The Jalview team has taken advantage of Jalview’s easy-to-use interface to develop a variety of materials suitable for schools and home learning. The exercises are designed to let pupils view and interact with a selection of biological molecules. Encouraging pupils to explore fundamental biological concepts in an independent manner.
Jalview in Schools Workbook
The ‘Visualising DNA, RNA & Proteins’ workbook contains 4 easy-to-run web-based bioinformatics projects that are aimed at 15-18 year-old secondary school pupils studying biology at Higher, Advanced Higher or A levels.
Project 1: single click exercises to view DNA & RNA sequences and 3D structures.
Project 2: single click exercise to view human myoglobin protein sequence and 3D structure, followed by an exercise that uses a similarity tree to compare the myoglobin sequences from different animals.
Project 3: single click exercises to view the sequences and 3D structures of proteins with a range of different biological functions.
Project 4: exercise to view the exons and introns in the HBB gene, and an exercise to identify the genetic mutation on the DNA that is linked to sickle cell anaemia, and its location on the 3D structure of haemoglobin protein.
IT Requirements: A computer with a web browser and internet access. Since JalviewJS opens in a web browser window, no software has to be downloaded.
View the Workbook
Click the link to view the workbook in an adjacent window (or download depending on the browser), then follow the instructions to run the exercises.
Links to Run the Exercises
Clicking the links below will start each exercise by opening JalviewJS in an adjacent browser tab and reading in files as appropriate. Note that it may take a few seconds to load the sequences.
Exercise 1: Click to view a fragment of DNA
Exercise 2: Click to view the coding sequence of DNA and codons alongside the protein product
Exercise 3: Click to view an RNA molecule
Exercise 4: Click to view Human Myoglobin protein sequence and 3D structure
Exercise 5: Click to view Myoglobin protein sequences from different species and create a Tree
Exercise 6: View protein sequences and 3D structures
Click to view Haemoglobin protein (transport)
Click to view Collagen protein (structure)
Click to view Amylase protein (enzyme)
Click to view Antibody protein (defence)
Click to view Insulin protein (signalling)
Click to view Ferritin protein (storage)
Click to view Myoglobin protein (transport)
Exercise 7: Click to view Exons & Introns in the DNA of the HBB gene
Exercise 8: Click to view the coding DNA of the HBB gene & its protein product
Advanced Exercise 1: Click to open the JalviewJS desktop window in an adjacent browser window
Advanced Exercise 2: Click to view the coding DNA of the HBB gene & its protein product - reading files from public biological databases (EMBLCDS ID = CAG46711)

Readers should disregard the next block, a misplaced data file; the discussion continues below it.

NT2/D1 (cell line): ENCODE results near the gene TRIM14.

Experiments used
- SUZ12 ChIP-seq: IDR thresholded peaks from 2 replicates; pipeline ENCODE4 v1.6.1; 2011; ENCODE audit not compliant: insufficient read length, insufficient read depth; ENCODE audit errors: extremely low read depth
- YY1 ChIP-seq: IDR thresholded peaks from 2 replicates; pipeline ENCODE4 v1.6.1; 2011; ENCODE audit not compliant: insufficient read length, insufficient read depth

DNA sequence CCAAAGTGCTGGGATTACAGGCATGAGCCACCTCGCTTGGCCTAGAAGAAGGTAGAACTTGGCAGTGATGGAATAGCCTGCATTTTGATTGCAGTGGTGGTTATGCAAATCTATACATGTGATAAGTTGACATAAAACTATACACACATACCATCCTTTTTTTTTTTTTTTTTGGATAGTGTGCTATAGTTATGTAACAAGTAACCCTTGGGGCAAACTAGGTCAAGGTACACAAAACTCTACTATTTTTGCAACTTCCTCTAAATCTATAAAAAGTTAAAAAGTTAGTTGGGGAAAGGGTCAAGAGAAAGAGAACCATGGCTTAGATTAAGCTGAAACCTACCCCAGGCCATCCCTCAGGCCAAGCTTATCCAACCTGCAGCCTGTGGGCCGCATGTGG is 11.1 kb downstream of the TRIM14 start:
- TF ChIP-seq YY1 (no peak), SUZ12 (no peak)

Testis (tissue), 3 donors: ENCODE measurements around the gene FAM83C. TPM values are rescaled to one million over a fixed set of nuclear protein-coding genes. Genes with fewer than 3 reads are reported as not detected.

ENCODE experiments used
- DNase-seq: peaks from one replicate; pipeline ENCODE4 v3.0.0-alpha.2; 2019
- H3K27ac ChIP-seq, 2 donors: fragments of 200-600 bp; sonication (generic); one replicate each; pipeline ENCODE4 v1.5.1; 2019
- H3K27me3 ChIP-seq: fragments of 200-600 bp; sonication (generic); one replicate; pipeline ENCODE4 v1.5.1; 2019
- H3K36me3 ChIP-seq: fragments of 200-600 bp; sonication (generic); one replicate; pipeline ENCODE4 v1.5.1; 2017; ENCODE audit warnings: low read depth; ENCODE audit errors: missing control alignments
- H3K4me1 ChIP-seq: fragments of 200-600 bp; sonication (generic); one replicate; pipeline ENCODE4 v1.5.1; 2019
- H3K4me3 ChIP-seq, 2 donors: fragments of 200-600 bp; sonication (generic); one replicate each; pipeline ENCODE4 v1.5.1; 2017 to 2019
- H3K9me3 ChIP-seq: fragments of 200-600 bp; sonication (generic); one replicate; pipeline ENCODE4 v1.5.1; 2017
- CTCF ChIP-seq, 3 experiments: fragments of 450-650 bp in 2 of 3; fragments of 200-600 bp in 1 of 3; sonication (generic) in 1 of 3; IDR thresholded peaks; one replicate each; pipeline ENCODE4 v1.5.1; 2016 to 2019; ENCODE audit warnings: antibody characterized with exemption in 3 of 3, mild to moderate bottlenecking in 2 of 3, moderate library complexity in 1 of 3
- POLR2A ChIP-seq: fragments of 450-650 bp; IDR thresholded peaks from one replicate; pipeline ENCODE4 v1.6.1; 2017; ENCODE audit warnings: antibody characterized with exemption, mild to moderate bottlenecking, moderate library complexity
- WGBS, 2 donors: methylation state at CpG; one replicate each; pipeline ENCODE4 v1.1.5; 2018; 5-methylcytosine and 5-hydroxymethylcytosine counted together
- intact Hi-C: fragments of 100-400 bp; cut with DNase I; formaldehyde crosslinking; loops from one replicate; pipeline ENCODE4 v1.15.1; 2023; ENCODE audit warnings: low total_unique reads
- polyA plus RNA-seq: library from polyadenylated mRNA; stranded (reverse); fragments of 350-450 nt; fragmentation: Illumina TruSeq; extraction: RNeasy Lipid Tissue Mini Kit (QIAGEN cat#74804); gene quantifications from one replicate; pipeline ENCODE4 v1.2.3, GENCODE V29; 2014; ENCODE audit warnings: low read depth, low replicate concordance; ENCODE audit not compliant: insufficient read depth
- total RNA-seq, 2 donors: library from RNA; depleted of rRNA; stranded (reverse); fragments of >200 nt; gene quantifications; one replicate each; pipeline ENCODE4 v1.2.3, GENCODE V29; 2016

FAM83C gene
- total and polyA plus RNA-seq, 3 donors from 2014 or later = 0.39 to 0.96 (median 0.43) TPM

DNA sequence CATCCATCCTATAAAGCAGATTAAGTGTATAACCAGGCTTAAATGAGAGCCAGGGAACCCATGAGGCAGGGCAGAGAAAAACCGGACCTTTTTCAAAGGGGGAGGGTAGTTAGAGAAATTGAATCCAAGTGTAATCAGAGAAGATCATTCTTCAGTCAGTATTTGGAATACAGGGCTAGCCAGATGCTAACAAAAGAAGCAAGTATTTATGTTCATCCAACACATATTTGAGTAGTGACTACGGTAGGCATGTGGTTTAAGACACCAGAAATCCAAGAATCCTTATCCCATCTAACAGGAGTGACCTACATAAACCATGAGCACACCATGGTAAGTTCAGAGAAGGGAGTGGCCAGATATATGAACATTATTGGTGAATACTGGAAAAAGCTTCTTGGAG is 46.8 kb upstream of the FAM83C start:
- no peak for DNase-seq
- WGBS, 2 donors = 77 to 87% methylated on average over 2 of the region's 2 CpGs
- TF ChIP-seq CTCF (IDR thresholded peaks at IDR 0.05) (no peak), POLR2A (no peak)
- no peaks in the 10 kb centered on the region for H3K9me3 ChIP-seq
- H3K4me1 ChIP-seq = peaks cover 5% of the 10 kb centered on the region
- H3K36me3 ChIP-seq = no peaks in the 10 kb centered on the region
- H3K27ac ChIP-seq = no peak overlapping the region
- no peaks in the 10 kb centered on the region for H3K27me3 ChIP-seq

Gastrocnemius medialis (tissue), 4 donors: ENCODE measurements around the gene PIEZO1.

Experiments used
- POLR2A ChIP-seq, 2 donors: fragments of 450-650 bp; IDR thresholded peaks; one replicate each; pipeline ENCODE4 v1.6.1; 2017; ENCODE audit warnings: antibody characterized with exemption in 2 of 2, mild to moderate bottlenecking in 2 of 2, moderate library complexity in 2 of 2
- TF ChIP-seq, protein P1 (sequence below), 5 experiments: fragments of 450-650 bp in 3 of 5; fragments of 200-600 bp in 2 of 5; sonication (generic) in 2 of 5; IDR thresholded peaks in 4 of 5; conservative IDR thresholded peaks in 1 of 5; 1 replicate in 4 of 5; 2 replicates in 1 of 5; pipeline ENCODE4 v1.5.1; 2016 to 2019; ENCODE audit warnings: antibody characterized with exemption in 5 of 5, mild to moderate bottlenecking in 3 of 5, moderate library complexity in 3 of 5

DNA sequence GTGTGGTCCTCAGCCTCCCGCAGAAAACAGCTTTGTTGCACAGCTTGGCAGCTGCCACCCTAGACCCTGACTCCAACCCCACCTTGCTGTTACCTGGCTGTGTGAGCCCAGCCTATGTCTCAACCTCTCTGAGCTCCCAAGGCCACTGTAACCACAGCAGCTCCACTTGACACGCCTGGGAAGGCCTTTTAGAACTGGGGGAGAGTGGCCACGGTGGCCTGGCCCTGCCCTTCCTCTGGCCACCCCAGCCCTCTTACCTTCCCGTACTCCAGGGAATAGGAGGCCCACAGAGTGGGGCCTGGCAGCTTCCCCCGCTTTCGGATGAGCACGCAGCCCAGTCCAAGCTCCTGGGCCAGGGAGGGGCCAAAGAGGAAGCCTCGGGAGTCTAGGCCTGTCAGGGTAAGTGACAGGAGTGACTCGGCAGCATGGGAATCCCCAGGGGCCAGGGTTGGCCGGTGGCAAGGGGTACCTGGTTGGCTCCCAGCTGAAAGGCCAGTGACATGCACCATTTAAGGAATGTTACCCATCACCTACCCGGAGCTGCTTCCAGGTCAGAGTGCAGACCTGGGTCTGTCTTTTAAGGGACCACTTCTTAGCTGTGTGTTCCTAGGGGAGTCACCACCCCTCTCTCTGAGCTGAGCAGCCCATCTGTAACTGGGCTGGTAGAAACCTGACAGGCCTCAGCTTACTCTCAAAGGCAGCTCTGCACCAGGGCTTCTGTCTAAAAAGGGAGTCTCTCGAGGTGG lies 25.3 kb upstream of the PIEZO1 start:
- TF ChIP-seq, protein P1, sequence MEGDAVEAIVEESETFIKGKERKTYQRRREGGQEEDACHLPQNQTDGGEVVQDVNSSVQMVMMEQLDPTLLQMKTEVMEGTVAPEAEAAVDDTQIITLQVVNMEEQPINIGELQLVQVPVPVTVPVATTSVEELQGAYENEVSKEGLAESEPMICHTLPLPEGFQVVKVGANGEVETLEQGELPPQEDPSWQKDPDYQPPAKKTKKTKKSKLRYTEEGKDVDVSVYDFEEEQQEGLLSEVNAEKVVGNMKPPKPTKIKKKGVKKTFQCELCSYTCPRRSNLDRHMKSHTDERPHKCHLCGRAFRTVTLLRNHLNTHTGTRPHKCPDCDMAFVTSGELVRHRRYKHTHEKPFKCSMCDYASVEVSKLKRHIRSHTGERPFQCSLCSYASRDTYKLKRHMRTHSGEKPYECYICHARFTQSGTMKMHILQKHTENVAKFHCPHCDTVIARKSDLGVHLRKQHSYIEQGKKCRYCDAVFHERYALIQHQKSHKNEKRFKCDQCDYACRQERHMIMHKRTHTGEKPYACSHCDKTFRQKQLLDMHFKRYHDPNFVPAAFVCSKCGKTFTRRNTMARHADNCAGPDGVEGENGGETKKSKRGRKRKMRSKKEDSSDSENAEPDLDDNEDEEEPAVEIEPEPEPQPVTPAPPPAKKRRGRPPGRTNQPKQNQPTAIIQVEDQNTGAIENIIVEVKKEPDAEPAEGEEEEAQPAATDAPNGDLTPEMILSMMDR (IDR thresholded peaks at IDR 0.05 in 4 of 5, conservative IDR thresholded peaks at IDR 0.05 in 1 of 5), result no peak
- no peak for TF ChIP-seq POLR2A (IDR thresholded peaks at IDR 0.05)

Frequently Asked Question - I’m having trouble viewing the 3D structure
Loading the 3D structure involves opening a context menu. The position of the mouse is critical when opening context menus. Click this Jalview School Video 2 link to view the manoeuvre.
- Place the mouse over the name of the sequences (not the sequences themselves)
- Then right-click the mouse to open the context menu
Jalview School Videos
(i) Why do we need bioinformatics software such as Jalview?
(ii) Introducing the Jalview Schools Workbook
(iii) What is Jalview?
Jalview is one of the most widely used applications for viewing and analysing DNA, RNA and protein sequences. It is free-to-use computer software with an interactive multi-window interface. This allows scientists to read files directly from public biological databases and view sequences, 3D structures and evolutionary trees. Jalview has a number of analysis tools for aligning sequences, measuring similarities, exploring features and comparing structures. Jalview has been developed in Prof Geoff Barton’s group in the School of Life Sciences at the University of Dundee, with funding from the BBSRC and the Wellcome Trust.
Read the RCSB PDB Newsletter article featuring the Jalview School Workbook
Free Public Biological Databases
(i) UniProt is a database of protein sequences (https://www.uniprot.org).
(ii) Protein Data Bank (PDB) is a database of crystallographic, three-dimensional structural data of large biological molecules (https://www.rcsb.org).
(iii) Ensembl is a genomic database (https://ensemblgenomes.org).
(iv) EMBL (CDS) data originates from the European Nucleotide Archive (ENA) database of annotated DNA and RNA sequences (https://www.ebi.ac.uk/ena).
(v) PFAM is a database of protein families (https://pfam.xfam.org/).
(vi) RFAM is a database containing information about non-coding RNA families and other structured RNA elements (https://rfam.xfam.org).
PDB IDs used in the workbook
Uniprot Myoglobin IDs used in the workbook
P02144; P02147; P02185; P02192; P04247; P68276; P02197; P85077; P63113; P02190; P02187
DNA IDs used in the workbook
The workbook was produced by Suzanne Duce with help from Mungo Carstairs, Benedict Soares, Bob Hanson, Dmitry Finkelbergs, Charlotte Campbell, Jim Procter and Geoff Barton.